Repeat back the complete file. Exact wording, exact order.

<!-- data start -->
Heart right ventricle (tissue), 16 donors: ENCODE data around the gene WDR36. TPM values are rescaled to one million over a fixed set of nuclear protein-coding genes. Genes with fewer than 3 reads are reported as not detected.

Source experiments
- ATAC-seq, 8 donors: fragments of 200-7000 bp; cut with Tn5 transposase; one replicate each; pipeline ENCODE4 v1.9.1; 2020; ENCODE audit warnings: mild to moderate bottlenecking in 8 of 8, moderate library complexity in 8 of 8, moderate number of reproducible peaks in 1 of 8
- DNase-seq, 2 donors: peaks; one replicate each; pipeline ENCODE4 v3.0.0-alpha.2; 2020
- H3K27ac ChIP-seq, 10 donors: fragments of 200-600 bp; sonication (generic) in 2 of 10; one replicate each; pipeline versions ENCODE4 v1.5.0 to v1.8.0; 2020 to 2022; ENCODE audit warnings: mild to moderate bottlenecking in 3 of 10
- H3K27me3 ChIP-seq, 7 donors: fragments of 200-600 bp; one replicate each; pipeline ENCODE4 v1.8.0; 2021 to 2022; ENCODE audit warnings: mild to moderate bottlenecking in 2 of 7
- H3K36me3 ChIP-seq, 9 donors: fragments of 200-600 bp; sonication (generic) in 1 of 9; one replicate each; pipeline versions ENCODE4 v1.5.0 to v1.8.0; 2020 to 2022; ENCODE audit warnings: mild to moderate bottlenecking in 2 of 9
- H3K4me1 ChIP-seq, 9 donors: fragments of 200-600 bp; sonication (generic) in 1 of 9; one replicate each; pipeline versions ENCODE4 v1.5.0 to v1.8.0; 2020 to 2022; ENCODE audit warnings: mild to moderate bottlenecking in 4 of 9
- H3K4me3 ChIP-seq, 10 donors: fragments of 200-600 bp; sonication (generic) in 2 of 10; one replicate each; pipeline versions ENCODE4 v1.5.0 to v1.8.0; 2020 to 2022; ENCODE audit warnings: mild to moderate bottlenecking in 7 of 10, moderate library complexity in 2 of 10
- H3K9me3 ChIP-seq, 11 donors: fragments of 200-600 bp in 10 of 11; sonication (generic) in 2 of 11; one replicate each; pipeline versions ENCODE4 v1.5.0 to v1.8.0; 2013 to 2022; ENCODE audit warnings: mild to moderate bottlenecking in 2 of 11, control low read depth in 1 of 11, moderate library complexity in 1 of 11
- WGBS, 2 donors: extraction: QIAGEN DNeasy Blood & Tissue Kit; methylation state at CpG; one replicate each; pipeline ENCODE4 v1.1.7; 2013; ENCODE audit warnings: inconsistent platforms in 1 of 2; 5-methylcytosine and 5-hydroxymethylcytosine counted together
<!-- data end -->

Heart right ventricle (tissue), 16 donors: ENCODE data around the gene WDR36. TPM values are rescaled to one million over a fixed set of nuclear protein-coding genes. Genes with fewer than 3 reads are reported as not detected.

Source experiments
- ATAC-seq, 8 donors: fragments of 200-7000 bp; cut with Tn5 transposase; one replicate each; pipeline ENCODE4 v1.9.1; 2020; ENCODE audit warnings: mild to moderate bottlenecking in 8 of 8, moderate library complexity in 8 of 8, moderate number of reproducible peaks in 1 of 8
- DNase-seq, 2 donors: peaks; one replicate each; pipeline ENCODE4 v3.0.0-alpha.2; 2020
- H3K27ac ChIP-seq, 10 donors: fragments of 200-600 bp; sonication (generic) in 2 of 10; one replicate each; pipeline versions ENCODE4 v1.5.0 to v1.8.0; 2020 to 2022; ENCODE audit warnings: mild to moderate bottlenecking in 3 of 10
- H3K27me3 ChIP-seq, 7 donors: fragments of 200-600 bp; one replicate each; pipeline ENCODE4 v1.8.0; 2021 to 2022; ENCODE audit warnings: mild to moderate bottlenecking in 2 of 7
- H3K36me3 ChIP-seq, 9 donors: fragments of 200-600 bp; sonication (generic) in 1 of 9; one replicate each; pipeline versions ENCODE4 v1.5.0 to v1.8.0; 2020 to 2022; ENCODE audit warnings: mild to moderate bottlenecking in 2 of 9
- H3K4me1 ChIP-seq, 9 donors: fragments of 200-600 bp; sonication (generic) in 1 of 9; one replicate each; pipeline versions ENCODE4 v1.5.0 to v1.8.0; 2020 to 2022; ENCODE audit warnings: mild to moderate bottlenecking in 4 of 9
- H3K4me3 ChIP-seq, 10 donors: fragments of 200-600 bp; sonication (generic) in 2 of 10; one replicate each; pipeline versions ENCODE4 v1.5.0 to v1.8.0; 2020 to 2022; ENCODE audit warnings: mild to moderate bottlenecking in 7 of 10, moderate library complexity in 2 of 10
- H3K9me3 ChIP-seq, 11 donors: fragments of 200-600 bp in 10 of 11; sonication (generic) in 2 of 11; one replicate each; pipeline versions ENCODE4 v1.5.0 to v1.8.0; 2013 to 2022; ENCODE audit warnings: mild to moderate bottlenecking in 2 of 11, control low read depth in 1 of 11, moderate library complexity in 1 of 11
- WGBS, 2 donors: extraction: QIAGEN DNeasy Blood & Tissue Kit; methylation state at CpG; one replicate each; pipeline ENCODE4 v1.1.7; 2013; ENCODE audit warnings: inconsistent platforms in 1 of 2; 5-methylcytosine and 5-hydroxymethylcytosine counted together